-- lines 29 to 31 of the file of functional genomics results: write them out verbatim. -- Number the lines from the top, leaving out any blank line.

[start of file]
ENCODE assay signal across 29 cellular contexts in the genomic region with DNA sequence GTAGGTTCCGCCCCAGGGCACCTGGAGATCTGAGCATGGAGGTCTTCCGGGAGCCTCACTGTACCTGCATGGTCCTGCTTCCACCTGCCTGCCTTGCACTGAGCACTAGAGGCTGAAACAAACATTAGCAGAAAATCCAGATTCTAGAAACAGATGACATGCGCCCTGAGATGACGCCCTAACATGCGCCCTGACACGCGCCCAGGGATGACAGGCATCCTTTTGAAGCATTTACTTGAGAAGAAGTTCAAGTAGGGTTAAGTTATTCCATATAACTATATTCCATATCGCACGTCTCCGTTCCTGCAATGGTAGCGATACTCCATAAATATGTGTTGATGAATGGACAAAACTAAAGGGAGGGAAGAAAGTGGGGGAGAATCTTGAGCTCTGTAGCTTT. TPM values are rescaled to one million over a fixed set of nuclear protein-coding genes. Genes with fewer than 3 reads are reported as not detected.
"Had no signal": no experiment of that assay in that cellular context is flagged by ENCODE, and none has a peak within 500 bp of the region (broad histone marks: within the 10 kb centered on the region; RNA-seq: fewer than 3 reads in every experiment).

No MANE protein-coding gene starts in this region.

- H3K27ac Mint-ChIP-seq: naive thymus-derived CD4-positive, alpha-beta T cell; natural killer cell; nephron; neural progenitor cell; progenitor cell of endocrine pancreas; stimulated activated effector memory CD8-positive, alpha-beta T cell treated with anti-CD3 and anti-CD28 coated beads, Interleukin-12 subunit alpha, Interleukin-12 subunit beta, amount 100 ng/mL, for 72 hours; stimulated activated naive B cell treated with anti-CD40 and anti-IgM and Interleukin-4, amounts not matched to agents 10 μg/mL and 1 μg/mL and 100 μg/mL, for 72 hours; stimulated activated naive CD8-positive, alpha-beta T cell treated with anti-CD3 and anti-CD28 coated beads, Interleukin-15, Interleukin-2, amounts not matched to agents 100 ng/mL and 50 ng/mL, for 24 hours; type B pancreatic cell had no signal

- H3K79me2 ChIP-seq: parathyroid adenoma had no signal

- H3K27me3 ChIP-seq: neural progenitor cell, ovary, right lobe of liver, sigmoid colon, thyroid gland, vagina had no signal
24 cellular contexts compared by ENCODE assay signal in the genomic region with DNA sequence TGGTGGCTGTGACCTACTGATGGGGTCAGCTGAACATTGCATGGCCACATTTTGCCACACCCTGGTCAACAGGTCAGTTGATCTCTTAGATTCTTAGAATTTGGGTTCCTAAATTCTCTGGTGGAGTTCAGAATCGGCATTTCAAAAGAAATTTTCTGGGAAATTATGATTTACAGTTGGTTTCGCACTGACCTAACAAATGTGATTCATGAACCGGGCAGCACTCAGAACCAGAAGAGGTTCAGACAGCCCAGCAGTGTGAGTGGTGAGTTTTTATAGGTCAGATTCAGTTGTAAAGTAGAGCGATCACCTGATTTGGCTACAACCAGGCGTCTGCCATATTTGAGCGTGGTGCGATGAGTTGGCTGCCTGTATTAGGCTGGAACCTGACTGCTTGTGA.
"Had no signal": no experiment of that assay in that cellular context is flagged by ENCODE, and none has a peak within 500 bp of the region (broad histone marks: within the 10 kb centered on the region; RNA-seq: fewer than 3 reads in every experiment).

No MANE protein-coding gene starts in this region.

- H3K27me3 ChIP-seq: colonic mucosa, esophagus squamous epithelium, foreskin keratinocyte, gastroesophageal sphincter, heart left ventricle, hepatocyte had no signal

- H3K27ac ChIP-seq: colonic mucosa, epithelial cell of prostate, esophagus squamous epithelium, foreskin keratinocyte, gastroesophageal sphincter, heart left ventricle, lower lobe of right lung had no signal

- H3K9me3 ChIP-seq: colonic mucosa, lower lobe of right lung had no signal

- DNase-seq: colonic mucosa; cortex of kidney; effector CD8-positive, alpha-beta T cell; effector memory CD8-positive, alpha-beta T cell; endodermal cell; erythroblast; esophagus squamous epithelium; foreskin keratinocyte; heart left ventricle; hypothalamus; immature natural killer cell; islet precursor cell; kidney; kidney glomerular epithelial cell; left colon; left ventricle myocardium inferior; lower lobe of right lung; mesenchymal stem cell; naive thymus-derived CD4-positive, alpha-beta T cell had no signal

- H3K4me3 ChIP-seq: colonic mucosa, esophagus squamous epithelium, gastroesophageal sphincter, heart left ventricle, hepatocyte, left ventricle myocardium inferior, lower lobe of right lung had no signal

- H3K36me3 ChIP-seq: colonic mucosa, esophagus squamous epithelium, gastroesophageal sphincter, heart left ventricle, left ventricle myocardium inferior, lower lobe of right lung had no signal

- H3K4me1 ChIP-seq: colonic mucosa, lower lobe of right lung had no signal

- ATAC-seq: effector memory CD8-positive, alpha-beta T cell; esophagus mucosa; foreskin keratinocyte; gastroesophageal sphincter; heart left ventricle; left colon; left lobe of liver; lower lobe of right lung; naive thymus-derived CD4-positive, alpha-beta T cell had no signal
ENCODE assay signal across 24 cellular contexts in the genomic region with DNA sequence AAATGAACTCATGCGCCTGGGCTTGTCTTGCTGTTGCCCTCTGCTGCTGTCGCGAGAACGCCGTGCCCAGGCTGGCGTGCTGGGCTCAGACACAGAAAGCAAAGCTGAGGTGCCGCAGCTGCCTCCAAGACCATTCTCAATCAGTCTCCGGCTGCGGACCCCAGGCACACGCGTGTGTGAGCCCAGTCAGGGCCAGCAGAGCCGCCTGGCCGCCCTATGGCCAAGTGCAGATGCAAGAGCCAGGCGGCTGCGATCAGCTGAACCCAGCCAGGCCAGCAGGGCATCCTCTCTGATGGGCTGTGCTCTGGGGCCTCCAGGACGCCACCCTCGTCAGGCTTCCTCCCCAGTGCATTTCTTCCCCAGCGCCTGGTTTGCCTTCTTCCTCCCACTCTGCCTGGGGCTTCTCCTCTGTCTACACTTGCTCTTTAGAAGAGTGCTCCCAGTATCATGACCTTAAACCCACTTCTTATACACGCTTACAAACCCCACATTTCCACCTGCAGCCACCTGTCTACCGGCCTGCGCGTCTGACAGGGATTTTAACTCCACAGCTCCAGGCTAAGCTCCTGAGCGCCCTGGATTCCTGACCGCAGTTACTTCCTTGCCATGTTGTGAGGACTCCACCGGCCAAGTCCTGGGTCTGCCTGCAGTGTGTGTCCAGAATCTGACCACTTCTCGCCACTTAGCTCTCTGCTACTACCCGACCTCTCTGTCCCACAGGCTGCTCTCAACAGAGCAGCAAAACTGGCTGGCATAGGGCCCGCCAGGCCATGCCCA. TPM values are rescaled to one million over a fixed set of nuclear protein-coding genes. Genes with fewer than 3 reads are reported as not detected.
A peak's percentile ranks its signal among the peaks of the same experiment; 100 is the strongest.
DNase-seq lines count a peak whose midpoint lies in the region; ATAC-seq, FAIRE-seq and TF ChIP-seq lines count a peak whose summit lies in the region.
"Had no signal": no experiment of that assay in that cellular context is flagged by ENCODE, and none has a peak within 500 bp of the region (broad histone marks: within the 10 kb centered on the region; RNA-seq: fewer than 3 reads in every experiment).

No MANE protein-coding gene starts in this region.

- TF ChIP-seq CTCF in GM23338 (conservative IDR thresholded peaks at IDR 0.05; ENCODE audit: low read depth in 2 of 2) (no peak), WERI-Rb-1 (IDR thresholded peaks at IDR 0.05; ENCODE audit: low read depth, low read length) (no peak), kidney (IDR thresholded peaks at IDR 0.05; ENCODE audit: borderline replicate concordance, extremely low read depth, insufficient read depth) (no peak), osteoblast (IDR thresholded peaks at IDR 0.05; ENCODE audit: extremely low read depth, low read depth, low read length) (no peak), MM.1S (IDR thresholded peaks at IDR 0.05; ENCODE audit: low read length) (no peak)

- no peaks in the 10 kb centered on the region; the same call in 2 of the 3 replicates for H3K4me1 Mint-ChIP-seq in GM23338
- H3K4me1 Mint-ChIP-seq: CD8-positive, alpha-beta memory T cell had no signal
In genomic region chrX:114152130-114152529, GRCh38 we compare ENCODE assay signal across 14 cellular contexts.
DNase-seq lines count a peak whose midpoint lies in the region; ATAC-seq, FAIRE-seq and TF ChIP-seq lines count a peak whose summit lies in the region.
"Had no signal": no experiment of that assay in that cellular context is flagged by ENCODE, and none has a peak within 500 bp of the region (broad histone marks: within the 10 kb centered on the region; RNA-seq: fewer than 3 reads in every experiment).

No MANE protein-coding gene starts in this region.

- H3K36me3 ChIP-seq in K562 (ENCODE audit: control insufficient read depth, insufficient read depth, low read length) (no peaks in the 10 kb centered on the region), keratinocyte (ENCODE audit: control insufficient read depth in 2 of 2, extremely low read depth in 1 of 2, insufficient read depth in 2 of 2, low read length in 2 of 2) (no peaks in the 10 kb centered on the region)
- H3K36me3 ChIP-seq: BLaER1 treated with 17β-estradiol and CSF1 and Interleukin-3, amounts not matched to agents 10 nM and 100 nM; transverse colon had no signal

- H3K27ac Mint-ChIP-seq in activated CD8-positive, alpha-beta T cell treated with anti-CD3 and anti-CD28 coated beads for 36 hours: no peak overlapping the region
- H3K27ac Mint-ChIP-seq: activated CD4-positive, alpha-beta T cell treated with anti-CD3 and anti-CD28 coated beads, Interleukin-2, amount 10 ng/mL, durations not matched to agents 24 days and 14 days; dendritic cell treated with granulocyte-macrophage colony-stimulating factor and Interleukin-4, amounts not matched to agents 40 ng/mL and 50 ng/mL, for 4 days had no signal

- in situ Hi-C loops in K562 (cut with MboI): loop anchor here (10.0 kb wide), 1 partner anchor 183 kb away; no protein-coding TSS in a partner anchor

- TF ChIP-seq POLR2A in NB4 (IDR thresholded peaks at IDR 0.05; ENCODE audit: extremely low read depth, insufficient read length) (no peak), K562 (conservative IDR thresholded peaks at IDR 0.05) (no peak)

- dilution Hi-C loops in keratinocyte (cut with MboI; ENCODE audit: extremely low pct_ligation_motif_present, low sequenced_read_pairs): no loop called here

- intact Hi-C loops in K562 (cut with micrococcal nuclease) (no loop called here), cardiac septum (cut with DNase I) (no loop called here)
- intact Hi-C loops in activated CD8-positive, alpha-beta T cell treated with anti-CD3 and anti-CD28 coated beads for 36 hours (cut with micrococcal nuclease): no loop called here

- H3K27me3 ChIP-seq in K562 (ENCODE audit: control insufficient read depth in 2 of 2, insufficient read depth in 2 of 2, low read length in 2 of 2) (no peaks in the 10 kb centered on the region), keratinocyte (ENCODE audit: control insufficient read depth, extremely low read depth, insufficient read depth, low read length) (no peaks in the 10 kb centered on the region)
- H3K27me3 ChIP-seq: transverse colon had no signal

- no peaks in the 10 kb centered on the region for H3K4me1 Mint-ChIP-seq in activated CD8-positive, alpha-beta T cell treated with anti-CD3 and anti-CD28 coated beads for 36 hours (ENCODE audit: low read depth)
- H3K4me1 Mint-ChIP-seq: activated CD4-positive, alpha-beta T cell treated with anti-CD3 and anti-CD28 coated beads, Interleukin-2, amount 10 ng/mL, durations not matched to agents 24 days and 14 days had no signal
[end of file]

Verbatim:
No MANE protein-coding gene starts in this region.

- H3K36me3 ChIP-seq in K562 (ENCODE audit: control insufficient read depth, insufficient read depth, low read length) (no peaks in the 10 kb centered on the region), keratinocyte (ENCODE audit: control insufficient read depth in 2 of 2, extremely low read depth in 1 of 2, insufficient read depth in 2 of 2, low read length in 2 of 2) (no peaks in the 10 kb centered on the region)
- H3K36me3 ChIP-seq: BLaER1 treated with 17β-estradiol and CSF1 and Interleukin-3, amounts not matched to agents 10 nM and 100 nM; transverse colon had no signal